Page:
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Evidence that formal selection of groups and formal selection of leaders can enhance group performance.

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Introduction

Evidence that formal selection of groups and formal selection of leaders can enhance group performance Organisational psychologists have been interested in seeing whether random selection of leaders or the usual systematic selection of leaders leads to greater task performance and greater group cohesiveness (also known as group maintenance). Finding significant results here would be beneficial in the workplace if the problem of random selection vs. formal selection is solved as it would help increase group harmony and productivity. The findings of previous research have been varied. In a study very similar in method and aims to this present study found that the random selection of leaders leads to greater task performance. ( Haslam, S.A., McGarty, C., Brown, P.M., Eggins, R.A., Morrison, B.E., & Reynolds, K.J. (1998). Three experiments were done in this study using the same survival task used in this present study. The first two experiments measured task performance and group maintenance by manipulating the process of leadership selection (random, informal and formal). The third experiment confirmed that society holds the view that formal selection is better than random selection of leaders, hence explaining the reduced group maintenance in groups with randomly selected leaders since they perceived the process of leadership selection to be less legitimate. ...read more.

Middle

And using the results of experiment 3 in this study, it is expected group maintenance and the view of effectiveness of leadership by non leader members would be greater in the systematic selection of leaders (hypothesis 2). Using common sense (since there is no previous research on this subject), self selected groups should have higher group maintenance and greater confidence in the group decision since individuals should have selected members in which they had faith or potency (hypothesis 3). Method Design We used a 2 (alphabetical allocation of groups/ self selected groups) x 3 (formal/random/informal) factorial design. The participants were placed randomly approximately evenly assigned to these conditions. The 6 different conditions were:- Allocated- Formal Self-selected- Formal Allocated- Random Self-selected- Random Allocated- Informal Self-selected- Informal In the Group allocation independent variables, the random allocation of the groups were done alphabetically in the individual tutorial groups. While the self-selected groups contained people who chose to form a group together. In the leadership selection independent variables, the formal allocation was done on the basis of the highest score on the Leadership questionnaire. The random allocation was done by alphabetical surname (e.g. the surname that is first in the alphabet) ...read more.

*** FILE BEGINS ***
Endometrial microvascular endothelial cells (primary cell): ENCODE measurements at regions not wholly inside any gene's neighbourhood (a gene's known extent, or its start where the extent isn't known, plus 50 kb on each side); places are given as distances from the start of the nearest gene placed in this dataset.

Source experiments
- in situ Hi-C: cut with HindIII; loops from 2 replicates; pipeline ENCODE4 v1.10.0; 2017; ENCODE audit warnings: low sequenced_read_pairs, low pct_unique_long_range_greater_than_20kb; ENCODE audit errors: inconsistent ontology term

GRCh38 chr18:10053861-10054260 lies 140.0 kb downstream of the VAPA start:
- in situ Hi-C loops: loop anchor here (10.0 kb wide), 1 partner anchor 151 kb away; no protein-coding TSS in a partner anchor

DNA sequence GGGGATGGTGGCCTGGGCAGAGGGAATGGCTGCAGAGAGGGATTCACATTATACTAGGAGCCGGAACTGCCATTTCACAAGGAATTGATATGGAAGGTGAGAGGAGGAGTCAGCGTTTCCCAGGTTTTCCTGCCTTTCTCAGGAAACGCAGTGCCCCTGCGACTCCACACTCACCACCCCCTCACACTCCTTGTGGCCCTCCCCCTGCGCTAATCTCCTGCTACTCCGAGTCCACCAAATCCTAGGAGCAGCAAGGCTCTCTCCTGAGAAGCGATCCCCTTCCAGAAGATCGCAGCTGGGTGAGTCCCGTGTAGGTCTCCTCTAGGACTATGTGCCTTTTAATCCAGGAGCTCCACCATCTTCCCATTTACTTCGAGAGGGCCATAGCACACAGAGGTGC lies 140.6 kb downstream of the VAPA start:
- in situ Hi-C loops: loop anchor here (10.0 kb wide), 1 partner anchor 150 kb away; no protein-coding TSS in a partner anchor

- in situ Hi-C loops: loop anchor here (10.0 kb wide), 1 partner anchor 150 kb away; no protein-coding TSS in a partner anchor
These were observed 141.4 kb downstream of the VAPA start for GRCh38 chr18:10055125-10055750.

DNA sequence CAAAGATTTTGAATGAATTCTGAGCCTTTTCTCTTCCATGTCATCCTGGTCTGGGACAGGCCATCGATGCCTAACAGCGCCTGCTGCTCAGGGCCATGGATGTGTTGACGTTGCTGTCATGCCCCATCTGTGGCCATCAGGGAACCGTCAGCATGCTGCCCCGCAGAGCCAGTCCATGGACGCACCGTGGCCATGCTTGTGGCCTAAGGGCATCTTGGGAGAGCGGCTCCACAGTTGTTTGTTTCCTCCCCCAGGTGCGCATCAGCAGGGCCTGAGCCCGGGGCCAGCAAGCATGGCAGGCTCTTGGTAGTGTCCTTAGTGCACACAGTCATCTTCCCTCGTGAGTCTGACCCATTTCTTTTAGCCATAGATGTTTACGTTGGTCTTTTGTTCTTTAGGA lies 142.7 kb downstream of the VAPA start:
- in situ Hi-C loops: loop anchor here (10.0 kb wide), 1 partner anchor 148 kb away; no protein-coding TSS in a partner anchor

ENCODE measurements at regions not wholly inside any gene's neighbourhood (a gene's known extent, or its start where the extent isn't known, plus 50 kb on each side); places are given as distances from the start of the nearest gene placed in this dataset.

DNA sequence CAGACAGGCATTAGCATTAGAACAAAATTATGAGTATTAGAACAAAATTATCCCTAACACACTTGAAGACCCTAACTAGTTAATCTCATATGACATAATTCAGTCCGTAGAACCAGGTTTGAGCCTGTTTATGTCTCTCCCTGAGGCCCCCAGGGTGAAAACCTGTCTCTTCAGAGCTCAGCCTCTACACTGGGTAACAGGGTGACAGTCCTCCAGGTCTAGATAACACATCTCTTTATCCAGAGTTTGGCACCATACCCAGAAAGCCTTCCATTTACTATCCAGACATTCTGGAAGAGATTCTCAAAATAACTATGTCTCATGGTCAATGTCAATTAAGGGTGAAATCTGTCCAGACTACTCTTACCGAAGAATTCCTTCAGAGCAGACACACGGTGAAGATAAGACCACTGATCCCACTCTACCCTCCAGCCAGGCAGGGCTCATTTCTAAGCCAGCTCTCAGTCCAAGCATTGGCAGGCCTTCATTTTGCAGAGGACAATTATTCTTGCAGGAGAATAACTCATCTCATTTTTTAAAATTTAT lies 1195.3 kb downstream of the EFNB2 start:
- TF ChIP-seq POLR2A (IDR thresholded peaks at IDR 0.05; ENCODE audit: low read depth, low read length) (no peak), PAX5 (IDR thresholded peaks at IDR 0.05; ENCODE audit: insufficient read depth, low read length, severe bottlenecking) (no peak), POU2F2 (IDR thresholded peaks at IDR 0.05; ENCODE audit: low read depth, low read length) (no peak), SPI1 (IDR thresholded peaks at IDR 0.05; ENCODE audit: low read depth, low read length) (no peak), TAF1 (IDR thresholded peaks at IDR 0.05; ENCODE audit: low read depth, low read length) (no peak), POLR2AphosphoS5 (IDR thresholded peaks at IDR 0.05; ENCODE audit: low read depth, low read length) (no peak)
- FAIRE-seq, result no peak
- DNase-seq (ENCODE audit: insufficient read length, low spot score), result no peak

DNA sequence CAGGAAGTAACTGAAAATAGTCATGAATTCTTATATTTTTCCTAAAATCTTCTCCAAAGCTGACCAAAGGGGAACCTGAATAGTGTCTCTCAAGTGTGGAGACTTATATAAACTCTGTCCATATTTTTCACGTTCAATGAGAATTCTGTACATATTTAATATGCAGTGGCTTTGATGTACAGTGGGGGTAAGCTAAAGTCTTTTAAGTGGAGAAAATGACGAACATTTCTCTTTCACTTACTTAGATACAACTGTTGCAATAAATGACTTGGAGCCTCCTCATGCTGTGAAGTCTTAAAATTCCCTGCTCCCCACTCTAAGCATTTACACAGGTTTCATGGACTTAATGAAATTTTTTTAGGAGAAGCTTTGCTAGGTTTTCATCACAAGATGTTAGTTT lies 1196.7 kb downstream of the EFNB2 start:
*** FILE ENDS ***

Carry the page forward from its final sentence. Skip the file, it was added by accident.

Conclusion

Procedure 1. There was a leadership questionnaire completed 2. The following week the survival task was completed by groups with the various experimental conditions imposed 3. Instructions were given to the leader and they were given instruction and the Nuclear Fallout Shelter task to give to the groups. 4. After the completion of the tasks, all individuals completed an Individual feedback form in order to measure group maintenance Results The difference in Group Performance in random and non-random leadership selection was non-existent. Formally selected leaders performed significantly worse than informally selected leaders (53.7 for Formal selection as compared to 51.5 for Informal selection). There was no significant difference in group cohesion levels as measured by deviation from Group Decision scores. Self-selected groups performed significantly better than allocated groups in task performance (51.9 for self-selected compared to 53.96 for allocated, remembering lower score indicates greater proximity to expert rankings and higher task performance). Group cohesion was not dependant on Group selection. The agreement with the leader was greater in formally and informally selected groups than in randomly selected groups. (The deviation in random selection was higher (24.7) compared to formally and informally selected groups (21.3 and 19.5 respectively). Informally selected groups thought their leaders were more legitimately chosen than in the formally selected groups. (4.7 compared to 4.3 respectively) Team members with informally selected leaders enjoyed the task more than those with formally selected leaders. ...read more.

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